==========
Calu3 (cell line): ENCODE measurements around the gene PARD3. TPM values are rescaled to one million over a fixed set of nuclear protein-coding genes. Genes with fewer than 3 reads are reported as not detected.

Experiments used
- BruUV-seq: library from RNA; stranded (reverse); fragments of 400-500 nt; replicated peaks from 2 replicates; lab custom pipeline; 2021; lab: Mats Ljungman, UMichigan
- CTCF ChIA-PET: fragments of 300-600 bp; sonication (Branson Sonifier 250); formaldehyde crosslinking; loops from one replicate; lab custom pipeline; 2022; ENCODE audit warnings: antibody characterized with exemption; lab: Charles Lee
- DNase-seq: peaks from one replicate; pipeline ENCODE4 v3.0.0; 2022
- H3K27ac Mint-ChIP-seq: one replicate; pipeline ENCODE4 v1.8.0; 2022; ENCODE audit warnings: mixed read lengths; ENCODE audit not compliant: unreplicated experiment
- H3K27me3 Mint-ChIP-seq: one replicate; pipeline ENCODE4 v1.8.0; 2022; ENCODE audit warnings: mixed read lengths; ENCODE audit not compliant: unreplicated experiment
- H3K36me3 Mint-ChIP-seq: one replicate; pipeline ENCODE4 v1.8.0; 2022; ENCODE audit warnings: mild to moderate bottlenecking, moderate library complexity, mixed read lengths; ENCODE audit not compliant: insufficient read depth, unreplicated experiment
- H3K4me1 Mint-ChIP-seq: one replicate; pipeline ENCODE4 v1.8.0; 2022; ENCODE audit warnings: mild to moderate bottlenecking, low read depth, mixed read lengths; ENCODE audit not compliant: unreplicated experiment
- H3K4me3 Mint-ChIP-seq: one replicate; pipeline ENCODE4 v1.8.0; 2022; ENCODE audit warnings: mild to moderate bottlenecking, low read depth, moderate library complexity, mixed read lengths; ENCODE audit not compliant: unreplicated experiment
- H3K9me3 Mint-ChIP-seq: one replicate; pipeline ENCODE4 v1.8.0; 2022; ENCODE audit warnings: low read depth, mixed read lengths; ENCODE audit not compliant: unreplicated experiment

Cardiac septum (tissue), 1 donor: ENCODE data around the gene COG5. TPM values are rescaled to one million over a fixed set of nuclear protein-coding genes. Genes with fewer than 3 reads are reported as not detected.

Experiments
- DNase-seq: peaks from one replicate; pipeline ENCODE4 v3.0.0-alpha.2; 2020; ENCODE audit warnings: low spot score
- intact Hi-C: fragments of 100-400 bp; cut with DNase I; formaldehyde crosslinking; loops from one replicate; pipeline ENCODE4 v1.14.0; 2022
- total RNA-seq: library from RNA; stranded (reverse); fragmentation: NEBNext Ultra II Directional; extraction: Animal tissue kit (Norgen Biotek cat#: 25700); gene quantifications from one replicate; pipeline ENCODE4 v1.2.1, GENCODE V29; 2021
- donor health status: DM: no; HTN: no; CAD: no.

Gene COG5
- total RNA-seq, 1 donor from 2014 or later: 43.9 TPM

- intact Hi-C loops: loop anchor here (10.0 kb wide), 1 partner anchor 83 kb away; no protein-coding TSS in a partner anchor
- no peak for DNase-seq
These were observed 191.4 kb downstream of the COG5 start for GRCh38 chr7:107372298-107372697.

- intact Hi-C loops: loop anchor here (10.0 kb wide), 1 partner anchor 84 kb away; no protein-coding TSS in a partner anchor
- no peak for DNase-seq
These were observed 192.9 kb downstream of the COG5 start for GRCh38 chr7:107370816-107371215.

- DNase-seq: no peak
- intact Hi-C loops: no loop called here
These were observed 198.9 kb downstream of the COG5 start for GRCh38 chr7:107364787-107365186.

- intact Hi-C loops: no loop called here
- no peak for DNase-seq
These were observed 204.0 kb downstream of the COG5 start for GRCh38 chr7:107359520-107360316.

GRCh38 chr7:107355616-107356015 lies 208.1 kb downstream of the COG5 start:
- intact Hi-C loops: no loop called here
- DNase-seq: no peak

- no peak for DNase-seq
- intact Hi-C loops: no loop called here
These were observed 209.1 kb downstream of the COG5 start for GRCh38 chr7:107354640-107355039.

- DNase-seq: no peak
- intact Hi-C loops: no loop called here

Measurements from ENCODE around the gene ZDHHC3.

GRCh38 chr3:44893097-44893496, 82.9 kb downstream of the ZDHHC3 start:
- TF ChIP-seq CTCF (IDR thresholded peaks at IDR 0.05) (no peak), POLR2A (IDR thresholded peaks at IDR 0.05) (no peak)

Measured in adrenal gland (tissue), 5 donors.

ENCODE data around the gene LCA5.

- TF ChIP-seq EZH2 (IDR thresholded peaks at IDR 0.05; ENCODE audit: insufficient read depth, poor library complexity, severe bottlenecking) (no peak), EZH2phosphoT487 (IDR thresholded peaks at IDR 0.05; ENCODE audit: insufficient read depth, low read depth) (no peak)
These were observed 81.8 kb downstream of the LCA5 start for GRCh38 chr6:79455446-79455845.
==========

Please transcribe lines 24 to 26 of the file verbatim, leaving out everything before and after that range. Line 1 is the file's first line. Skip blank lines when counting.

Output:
- no peak for DNase-seq
These were observed 192.9 kb downstream of the COG5 start for GRCh38 chr7:107370816-107371215.

- DNase-seq: no peak